Small Places

Small Places

Bauer MBA Student Aims to Start a Food Revolution with Urban Farm Business

Small Places


Mark Garcia-Prats


LEARN MORE: Visit the Small Places Website →



Bauer MBA Student Aims to Start a Food Revolution with Urban Farm Business


Houston’s Second Ward is known for many things — stunning industrial and art deco style buildings from the 1920s dot the East End community, which has a claim to fame as the place where tycoon Howard Hughes was raised.

The neighborhood has a rich cultural heritage, once a thriving industrial and manufacturing hub for Houston and now home to businesses that cater to local residents, like restaurants, grocery stores and pharmacies. You’ll find METRORail lines connecting to other parts of town, along with new loft and townhome construction near downtown and Minute Maid Park.

But of all the things associated with the Second Ward, a bustling farm with seasonal vegetables and aspiring agriculture workers wasn’t one — until 2014, when Bauer College MBA student Mark Garcia-Prats and two of his brothers cofounded Small Places, a startup that focuses on making agriculture in an urban setting sustainable, supportive of its community and profitable.

“Most people thought we were crazy, and probably think we still are a bit crazy,” Garcia-Prats said. “We are very much in the middle of the city, on Navigation and North Greenwood, about two miles from the UH campus.”

Alongside his brothers, Tommy and Danny, Garcia-Prats runs the business on Finca Tres Robles, a 1.25-acre space devoted to growing greens and traditional produce to serve the local community.

Beautiful Produce
Now is the time to move agriculture back into the center of cities.

Mark Garcia-Prats
MBA Student


LEARN MORE: Bauer MBA Program →

“I live in the Second Ward, and when I was a teacher, I taught in the Second Ward, so that’s where our gaze was at the time,” he said. “But the Second Ward is also a food desert. Access to fresh, healthy produce is just not available, and our thesis is that now is the time to move agriculture back into the center of cities.”

Garcia-Prats added: “It’s the center of politics, commerce, arts, culture and all these different things, and agriculture is not really part of that anymore.”

As a literature undergraduate who eventually became a schoolteacher and principal, Garcia-Prats didn’t really imagine that one day, he’d be working to revive Houston’s agricultural movement as a small business owner, but the seeds of entrepreneurship may have been there all along.

“Often, entrepreneurship is thought of as starting a business,” he said. “But I see it as a way of creating culture. Artists are entrepreneurs. Educators are entrepreneurs. You’re being creative in your city and community, and I think the skills I’m learning in the MBA program apply across the board.”

While his brothers manage the day-to-day operations of Small Places, Garcia-Prats serves as director of education — a role that makes sense, given his background in teaching.

“We’ve partnered with most of the local HISD schools to host classes on the farm, and field trips are a big thing for us,” he said. “We also host makers, classes for the DIY community. We have classes on brewing your own kombucha, making sourdough bread, growing herbs and tomatoes, tree grafting and survival skills.”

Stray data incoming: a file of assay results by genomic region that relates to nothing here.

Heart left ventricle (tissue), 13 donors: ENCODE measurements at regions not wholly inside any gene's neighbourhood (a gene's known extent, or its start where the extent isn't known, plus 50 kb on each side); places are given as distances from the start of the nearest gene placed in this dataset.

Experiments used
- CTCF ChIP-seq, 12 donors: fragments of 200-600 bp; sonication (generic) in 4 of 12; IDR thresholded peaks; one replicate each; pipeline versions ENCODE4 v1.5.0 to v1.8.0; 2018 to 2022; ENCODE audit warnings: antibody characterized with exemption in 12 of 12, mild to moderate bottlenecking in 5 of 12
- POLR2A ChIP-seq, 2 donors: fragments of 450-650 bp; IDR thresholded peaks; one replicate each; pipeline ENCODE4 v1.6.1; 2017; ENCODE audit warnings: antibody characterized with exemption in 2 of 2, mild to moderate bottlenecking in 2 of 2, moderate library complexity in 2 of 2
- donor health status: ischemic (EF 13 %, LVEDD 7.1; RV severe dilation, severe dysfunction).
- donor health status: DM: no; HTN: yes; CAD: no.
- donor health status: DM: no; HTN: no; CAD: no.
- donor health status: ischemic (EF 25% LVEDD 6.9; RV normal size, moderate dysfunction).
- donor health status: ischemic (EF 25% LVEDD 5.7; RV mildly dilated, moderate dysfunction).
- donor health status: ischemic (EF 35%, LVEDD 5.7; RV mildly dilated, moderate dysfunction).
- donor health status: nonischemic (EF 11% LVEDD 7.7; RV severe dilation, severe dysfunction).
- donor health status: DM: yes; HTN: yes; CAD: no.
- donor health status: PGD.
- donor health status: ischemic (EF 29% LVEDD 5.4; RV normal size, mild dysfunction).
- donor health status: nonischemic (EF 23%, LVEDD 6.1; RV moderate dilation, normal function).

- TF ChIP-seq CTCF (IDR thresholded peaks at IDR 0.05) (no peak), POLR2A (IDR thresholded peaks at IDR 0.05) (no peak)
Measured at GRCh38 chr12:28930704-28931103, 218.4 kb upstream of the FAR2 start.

Garcia-Prats added: “We offer lots of things for people who want to spend their weekends doing something constructive, learning new skills.” The farm has standard market times on Wednesdays and Saturdays, where visitors can see what’s growing and buy fresh produce. Small Places also offers a community supported agriculture, or CSA, model for customers.

“It’s where community members can purchase a share of the season in advance and then for the length of the season, they get a bag of the produce that we harvest,” Garcia-Prats said. “We also have sponsors who buy CSA shares for families of a nearby preschool.”

Small Places operates on the concept of limited resource farming, which aims to use free resources in the surrounding area to lower initial and long-term costs of business.

“We started our farm with $15,000, so part of limited resource farming for us is having limited funds,” Garcia-Prats said. “And, part of the idea of urban farming is leveraging our local community. Buying soil and building greenhouses can be expensive, but we’ve found ways to use organic wastes like woodchips and grass clippings and other recyclable materials to make our farm financially sustainable.”

Over the last four years, the Small Places team has worked not only to physically grow the farm but also to engage a community that has, at times, been skeptical, Garcia-Prats said.

“It takes time to build trust within a community,” he added. “It’s this idea of patient capital — when you’re looking to change neighborhoods, it doesn’t happen right away, especially when you’re trying to change the way people think about food.”

But, over time, the farm has become a welcome addition to the neighborhood and now part of the Second Ward’s vibrant revival.

“With a small business, you know who you’re serving,” Garcia-Prats said. “Your business comes from realizing a need in the community. Houston has a pretty unique opportunity for urban agriculture, and within the next few years, our hope is to help other organizations launch successful farms that are hubs for education and creativity in their neighborhoods.”



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Margo McEntire (BBA ’18)
Jessica Navarro (BA ’07, MA ’12)
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Brandon Moeller (BA ’03)
Marla Molony


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